Tip & How-To about Computers & Internet

How to Make Ubuntu Play MP3 Files

Because of licensing issues, Ubuntu is unable to play MP3s out of the box. We’ll show you how to play MP3s and other restricted file formats in about four mouse clicks.
The philosophy behind Ubuntu is that software should be free and accessible to all. Whether MP3 and other file formats are free is unclear in many countries, so Ubuntu does not include software to read these file formats by default.
Fortunately, it does include a package that installs the most commonly used file formats all at once, including a Flash plugin for Firefox.
Note: These instructions are for Ubuntu 10.04. There are small differences for earlier versions of Ubuntu.
Play MP3 Files
Open the Ubuntu Software Center, found in the Applications menu.

Click on View and ensure that All Software is selected.
Type “restricted extras” into the search box at the top-right. Find the Ubuntu restricted extras package and click Install.
Enter your password when prompted.
Once the install is complete, close out of Ubuntu Software Center, and you’ll be able to play MP3 files! To confirm this, we’ll open up Rhythmbox, found in the Sound & Video section of the Applications menu.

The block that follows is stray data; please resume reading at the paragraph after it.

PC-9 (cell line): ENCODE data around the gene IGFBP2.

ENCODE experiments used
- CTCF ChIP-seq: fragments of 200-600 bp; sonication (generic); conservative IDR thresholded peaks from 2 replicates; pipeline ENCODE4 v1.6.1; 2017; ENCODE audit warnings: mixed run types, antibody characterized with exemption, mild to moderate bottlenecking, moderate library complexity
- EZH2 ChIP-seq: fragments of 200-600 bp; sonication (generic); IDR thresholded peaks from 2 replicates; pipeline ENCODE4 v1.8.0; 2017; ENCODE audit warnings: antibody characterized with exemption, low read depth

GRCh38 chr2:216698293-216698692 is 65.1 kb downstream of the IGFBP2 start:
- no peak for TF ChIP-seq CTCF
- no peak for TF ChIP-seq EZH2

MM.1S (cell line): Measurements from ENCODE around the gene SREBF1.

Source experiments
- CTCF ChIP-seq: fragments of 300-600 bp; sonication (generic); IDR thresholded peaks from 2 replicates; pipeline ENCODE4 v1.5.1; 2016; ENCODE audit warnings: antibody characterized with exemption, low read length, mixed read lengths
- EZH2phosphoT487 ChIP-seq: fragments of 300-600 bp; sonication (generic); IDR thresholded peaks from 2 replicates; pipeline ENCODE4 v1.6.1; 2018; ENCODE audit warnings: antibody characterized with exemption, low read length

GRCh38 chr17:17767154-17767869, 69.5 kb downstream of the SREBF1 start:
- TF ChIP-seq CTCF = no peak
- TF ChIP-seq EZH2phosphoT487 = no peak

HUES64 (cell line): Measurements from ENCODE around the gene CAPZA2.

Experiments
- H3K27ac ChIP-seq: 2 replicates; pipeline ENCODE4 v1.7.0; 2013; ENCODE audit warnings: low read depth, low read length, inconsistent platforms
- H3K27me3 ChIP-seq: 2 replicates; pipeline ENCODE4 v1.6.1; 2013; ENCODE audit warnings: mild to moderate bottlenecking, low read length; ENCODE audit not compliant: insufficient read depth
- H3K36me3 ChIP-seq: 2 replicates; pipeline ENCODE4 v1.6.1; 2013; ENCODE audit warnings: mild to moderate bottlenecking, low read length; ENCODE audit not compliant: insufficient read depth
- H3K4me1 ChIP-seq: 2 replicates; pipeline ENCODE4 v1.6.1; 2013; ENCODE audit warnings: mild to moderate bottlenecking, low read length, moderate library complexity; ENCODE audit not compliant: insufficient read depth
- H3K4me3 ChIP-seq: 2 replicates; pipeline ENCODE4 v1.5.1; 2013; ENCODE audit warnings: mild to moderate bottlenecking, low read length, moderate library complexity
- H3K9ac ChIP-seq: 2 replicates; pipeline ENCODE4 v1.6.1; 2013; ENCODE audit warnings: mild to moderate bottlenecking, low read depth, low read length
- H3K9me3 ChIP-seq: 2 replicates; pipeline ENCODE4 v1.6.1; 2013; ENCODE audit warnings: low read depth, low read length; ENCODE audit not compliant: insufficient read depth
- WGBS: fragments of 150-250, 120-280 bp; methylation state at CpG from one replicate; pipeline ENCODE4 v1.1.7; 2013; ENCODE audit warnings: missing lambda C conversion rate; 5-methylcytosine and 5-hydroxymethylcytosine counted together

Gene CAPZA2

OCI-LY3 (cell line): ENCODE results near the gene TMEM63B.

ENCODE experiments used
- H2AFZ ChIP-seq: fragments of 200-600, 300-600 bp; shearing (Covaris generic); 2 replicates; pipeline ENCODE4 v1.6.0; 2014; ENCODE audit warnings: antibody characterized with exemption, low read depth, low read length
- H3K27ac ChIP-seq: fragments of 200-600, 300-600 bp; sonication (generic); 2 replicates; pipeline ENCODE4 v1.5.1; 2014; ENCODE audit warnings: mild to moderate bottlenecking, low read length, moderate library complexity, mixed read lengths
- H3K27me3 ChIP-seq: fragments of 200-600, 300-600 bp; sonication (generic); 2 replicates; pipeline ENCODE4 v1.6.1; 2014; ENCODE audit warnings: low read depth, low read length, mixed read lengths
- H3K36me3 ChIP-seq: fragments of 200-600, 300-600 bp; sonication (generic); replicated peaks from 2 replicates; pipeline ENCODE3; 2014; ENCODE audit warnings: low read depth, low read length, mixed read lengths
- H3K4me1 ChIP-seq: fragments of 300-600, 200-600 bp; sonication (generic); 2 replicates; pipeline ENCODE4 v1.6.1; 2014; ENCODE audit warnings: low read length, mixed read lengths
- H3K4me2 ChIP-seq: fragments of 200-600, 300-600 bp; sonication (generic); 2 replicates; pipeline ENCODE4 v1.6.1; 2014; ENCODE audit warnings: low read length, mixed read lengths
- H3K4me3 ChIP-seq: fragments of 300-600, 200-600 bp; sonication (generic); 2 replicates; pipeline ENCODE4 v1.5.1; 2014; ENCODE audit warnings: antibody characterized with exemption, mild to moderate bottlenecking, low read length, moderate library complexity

Our test MP3 plays with no problems!
Note: If Rhythmbox tells you that MP3 plugins are not installed, close Rhythmbox and reopen it. You should not have to install anything extra through Rhythmbox.

Despite this extra step, playing the most common audio and video file formats – including Flash videos on the internet – is simple. All the software comes installed, you just have to teach them how to read your files.

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1 Answer

MY SANSA WONT SYNC SONGS..


The songs are in the wrong format - they need to be stripped of their DRM license (illegal) or converted to mp3 format.  The best, most legal way to do this is to redownload the songs as an Mp3 file, or re-rip your CD's in Windows Media Player in Mp3 format.